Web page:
Last week, I had the honor to give a gallery talk on the Library of Congress exhibit, Drawing Justice: The Art of Courtroom Illustration. As a co-curator for the exhibit, I had helped in doing legal research for information about the cases portrayed by the drawings in the exhibit. At the talk, I spoke about the challenge of doing legal research for state and federal trial court cases. Very few of the opinions from trial courts are published. Locating information for many of these cases was difficult and in many instances the best source of information was an appeals court decision on a case. Many of the appellate court decisions I found provide a rich trove of information about the trial court case with a detailed exposition of the issues. The other challenge in doing legal research for this exhibit was that I only used free online resources. Luckily, in the last several years there has been an explosion of websites that provide access to published court decisions: Justia, Findlaw, Google Scholar, the Public Library of Law, and Casetext to name a few.
Using these resources, I spoke about three of the items in the exhibit for which I was able to find information. The first drawing was a New York state criminal case, People v. Guzman. It involved a pretrial issue as to whether Alex Naiman who was deaf was qualified to be a potential juror. The judge’s decision, 478 NYS2d 455 (1984) ruled in Naiman’s favor. The decision also used this opportunity to educate people about changes in the New York court rules that allowed deaf people in the jury pool.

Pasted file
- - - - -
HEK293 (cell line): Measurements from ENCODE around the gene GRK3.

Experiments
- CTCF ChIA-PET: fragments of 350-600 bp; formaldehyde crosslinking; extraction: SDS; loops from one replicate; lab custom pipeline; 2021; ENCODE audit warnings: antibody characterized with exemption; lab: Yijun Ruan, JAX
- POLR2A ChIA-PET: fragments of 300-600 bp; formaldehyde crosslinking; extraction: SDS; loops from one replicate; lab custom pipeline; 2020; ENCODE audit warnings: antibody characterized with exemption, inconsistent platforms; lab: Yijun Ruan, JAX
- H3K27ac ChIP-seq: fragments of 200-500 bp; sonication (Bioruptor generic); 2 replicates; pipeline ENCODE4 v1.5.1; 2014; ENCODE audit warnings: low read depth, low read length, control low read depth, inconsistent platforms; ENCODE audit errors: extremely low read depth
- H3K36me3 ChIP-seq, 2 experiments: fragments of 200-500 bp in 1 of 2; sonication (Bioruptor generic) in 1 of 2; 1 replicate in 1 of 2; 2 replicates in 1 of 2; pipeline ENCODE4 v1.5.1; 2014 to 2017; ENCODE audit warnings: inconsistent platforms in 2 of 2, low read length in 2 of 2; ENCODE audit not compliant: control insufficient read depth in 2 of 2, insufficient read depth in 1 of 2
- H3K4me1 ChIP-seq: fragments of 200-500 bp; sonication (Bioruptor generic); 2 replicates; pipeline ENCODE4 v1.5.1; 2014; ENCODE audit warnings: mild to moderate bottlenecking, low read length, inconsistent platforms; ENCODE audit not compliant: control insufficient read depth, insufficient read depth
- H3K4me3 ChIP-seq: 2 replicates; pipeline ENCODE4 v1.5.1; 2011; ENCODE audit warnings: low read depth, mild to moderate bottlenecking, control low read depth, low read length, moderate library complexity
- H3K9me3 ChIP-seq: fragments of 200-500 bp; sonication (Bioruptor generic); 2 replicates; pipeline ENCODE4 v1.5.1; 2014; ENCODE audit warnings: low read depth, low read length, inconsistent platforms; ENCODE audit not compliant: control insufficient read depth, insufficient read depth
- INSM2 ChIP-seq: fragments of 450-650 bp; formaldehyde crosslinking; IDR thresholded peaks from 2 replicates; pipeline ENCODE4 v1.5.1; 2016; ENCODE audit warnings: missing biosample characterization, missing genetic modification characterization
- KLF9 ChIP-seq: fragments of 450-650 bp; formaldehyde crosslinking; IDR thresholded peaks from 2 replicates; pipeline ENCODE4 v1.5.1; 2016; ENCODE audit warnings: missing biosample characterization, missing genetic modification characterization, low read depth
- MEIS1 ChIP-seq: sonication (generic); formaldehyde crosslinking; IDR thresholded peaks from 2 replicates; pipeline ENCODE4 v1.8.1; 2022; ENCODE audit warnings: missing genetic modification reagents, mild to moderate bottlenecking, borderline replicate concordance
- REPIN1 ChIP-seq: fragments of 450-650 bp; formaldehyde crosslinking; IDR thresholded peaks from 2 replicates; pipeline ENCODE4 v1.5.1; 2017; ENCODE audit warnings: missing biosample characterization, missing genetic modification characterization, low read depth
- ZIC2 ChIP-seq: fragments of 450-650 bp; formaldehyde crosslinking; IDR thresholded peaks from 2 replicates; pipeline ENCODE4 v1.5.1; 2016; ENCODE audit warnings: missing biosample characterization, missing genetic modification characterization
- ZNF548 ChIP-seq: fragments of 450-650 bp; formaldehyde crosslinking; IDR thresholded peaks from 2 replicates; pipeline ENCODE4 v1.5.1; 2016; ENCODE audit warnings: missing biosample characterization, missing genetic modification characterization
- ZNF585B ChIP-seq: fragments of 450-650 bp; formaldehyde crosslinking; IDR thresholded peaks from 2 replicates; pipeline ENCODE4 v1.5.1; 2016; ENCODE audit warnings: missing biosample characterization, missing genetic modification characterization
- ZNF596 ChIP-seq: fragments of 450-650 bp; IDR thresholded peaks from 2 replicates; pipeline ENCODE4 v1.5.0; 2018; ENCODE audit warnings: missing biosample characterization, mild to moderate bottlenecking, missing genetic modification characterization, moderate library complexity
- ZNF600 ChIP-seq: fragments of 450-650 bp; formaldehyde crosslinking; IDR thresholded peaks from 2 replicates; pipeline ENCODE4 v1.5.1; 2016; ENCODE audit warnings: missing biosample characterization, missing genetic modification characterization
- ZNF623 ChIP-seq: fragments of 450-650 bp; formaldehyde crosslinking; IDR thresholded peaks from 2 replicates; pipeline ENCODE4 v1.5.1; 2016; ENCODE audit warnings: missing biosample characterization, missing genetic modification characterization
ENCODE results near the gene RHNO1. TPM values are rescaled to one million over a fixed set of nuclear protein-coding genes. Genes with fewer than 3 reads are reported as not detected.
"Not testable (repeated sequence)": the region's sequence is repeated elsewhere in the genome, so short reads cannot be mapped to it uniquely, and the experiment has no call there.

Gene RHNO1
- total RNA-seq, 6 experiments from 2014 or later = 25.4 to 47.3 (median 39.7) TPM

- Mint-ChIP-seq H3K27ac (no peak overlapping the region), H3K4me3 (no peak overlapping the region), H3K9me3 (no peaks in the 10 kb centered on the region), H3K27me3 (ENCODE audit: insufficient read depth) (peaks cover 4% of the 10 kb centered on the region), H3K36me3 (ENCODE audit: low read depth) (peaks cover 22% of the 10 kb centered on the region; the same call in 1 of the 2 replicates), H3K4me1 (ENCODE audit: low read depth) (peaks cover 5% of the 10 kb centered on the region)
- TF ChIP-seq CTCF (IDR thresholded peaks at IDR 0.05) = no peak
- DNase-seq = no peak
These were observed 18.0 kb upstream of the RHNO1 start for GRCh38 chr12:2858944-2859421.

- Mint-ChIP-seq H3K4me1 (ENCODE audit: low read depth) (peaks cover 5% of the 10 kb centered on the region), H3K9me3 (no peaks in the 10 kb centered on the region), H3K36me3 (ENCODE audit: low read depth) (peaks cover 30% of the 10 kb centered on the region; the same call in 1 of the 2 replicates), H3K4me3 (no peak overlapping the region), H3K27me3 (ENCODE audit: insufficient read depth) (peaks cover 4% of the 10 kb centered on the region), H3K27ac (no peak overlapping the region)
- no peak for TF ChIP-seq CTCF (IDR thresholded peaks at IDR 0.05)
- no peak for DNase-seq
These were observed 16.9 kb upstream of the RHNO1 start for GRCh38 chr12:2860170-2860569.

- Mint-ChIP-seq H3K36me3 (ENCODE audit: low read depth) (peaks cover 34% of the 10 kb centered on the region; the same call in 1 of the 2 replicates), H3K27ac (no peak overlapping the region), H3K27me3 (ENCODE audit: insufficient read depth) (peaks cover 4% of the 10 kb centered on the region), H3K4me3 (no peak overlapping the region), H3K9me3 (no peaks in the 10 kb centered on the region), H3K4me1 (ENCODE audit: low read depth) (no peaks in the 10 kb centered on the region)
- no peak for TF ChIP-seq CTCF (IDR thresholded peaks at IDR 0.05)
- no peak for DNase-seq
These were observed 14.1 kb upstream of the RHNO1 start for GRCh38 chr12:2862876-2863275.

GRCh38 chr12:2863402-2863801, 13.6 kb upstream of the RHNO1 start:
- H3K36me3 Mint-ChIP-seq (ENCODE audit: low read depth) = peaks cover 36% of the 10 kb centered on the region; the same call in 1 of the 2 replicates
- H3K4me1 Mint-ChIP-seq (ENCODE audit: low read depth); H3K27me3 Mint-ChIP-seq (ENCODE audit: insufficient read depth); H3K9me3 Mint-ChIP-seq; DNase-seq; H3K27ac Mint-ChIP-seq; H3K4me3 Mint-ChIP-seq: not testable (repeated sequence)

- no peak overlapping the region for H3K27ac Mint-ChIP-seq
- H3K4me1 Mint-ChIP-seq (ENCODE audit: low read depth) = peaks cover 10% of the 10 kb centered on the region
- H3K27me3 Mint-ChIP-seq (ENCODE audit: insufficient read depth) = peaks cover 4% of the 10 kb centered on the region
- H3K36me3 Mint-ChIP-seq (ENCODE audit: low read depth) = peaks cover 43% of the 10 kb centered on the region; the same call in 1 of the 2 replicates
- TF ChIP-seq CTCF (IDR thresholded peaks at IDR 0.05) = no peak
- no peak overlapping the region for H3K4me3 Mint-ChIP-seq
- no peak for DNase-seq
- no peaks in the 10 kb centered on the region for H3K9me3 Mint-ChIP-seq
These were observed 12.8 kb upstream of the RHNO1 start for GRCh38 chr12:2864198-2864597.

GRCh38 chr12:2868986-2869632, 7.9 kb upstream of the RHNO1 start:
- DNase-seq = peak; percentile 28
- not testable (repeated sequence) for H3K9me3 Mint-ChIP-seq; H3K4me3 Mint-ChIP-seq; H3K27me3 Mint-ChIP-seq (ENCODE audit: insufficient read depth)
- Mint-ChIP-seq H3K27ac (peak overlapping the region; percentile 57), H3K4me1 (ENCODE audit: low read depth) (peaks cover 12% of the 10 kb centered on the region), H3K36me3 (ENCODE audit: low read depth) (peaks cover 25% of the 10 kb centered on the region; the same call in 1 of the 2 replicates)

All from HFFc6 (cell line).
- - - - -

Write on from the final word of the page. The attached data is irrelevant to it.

One of the other drawings I spoke about was a drawing of the Bamboo Union trial. In this situation, we had the appellate court decision, United States v. Chang An-Lo, aka White Wolf, 851 F.2d 547 (1988), that provided detailed information about a Chinese criminal syndicate which operated in several countries and committed crimes ranging from drug smuggling to the murder of a journalist, and which was brought down in part by an undercover agent. The first few paragraphs of the court’s decision alone would provide a basis for an exciting movie script.
The third drawing involved one of several actions between Jackie Onassis and the photographer Ron Galella. In this 1982 decision, Galella v. Onassis, 533 F.Supp. 1076 (S.D.N.Y.), the judge was ruling on the question as to whether Galella had violated the court’s 1975 order governing his interactions with Mrs. Onassis. As part of the decision, the judge traced the court interactions, charges and countercharges between the two parties over a 12 year period, providing a detailed narrative. As is often the situation, the decision was not just a dry legal ruling but a story about two protagonists.
Sara W. Duke, co-curator at the exhibition, was also at this talk, and helped with questions about the exhibit, providing information about the courtroom drawing collections at the Prints & Photographs Division as well as the relationships between courtroom illustrators and the news outlets that employ them.
The Drawing Justice exhibit will continue through the fall and we will return with additional gallery talks in September and October. The exhibit can also be viewed online for those not in the Washington, D.C. area but if you are coming to our nation’s capital this summer, we hope you will visit the Library of Congress and all our exhibits!